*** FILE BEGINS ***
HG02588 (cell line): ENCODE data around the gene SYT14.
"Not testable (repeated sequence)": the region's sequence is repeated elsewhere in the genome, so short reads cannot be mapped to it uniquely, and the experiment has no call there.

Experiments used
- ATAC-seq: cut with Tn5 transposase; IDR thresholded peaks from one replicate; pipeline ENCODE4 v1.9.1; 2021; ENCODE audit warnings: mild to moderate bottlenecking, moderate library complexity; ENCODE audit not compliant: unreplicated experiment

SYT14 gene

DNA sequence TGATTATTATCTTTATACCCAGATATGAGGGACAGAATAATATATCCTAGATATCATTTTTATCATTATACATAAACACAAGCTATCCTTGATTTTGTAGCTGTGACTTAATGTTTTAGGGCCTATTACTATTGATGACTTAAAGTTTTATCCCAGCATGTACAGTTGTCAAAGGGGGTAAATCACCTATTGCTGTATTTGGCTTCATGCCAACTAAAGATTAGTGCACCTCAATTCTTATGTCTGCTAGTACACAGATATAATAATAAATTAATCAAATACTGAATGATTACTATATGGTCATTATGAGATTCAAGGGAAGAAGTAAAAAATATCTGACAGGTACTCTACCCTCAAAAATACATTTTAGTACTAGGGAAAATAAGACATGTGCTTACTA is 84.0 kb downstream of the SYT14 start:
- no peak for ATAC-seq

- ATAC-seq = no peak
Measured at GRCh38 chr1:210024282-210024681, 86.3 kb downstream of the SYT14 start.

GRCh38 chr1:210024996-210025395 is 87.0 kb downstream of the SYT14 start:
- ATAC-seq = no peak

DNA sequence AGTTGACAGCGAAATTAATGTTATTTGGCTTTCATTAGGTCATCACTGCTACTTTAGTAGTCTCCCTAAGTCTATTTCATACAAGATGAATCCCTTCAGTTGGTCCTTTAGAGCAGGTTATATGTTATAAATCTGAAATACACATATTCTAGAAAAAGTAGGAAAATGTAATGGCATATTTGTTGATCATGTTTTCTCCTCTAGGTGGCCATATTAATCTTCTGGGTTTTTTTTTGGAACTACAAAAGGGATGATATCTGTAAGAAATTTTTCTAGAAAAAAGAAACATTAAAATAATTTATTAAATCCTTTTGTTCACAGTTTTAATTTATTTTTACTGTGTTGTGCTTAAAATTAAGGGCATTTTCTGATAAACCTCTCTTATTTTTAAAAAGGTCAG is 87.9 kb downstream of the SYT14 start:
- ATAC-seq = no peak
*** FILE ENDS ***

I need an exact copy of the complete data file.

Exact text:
HG02588 (cell line): ENCODE data around the gene SYT14.
"Not testable (repeated sequence)": the region's sequence is repeated elsewhere in the genome, so short reads cannot be mapped to it uniquely, and the experiment has no call there.

Experiments used
- ATAC-seq: cut with Tn5 transposase; IDR thresholded peaks from one replicate; pipeline ENCODE4 v1.9.1; 2021; ENCODE audit warnings: mild to moderate bottlenecking, moderate library complexity; ENCODE audit not compliant: unreplicated experiment

SYT14 gene

DNA sequence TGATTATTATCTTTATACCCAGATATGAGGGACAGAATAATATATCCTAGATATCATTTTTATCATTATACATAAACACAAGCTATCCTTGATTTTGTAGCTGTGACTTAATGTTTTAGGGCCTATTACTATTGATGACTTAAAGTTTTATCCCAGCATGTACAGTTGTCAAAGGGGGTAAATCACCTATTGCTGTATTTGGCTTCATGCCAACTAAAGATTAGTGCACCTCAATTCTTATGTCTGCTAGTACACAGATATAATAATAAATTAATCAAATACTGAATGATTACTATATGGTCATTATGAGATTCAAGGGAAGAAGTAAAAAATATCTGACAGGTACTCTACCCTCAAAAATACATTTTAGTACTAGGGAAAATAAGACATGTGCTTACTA is 84.0 kb downstream of the SYT14 start:
- no peak for ATAC-seq

- ATAC-seq = no peak
Measured at GRCh38 chr1:210024282-210024681, 86.3 kb downstream of the SYT14 start.

GRCh38 chr1:210024996-210025395 is 87.0 kb downstream of the SYT14 start:
- ATAC-seq = no peak

DNA sequence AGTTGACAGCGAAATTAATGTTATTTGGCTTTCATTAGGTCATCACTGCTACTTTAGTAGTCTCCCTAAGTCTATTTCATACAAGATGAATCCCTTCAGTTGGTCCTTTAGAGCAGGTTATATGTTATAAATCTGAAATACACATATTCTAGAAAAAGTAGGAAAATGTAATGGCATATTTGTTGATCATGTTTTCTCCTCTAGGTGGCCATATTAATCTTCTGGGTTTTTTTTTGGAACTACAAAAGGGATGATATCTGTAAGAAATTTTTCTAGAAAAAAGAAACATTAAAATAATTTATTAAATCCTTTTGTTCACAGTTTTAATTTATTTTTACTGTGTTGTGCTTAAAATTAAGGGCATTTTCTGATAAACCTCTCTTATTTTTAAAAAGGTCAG is 87.9 kb downstream of the SYT14 start:
- ATAC-seq = no peak